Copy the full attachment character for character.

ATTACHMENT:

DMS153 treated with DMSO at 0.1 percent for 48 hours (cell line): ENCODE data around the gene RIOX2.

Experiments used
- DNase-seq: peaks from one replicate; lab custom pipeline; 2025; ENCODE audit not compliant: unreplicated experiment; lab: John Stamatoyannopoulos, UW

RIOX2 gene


DMS153 treated with DMSO at 0.1 percent for 48 hours (cell line): ENCODE data around the gene RIOX2.

Experiments used
- DNase-seq: peaks from one replicate; lab custom pipeline; 2025; ENCODE audit not compliant: unreplicated experiment; lab: John Stamatoyannopoulos, UW

RIOX2 gene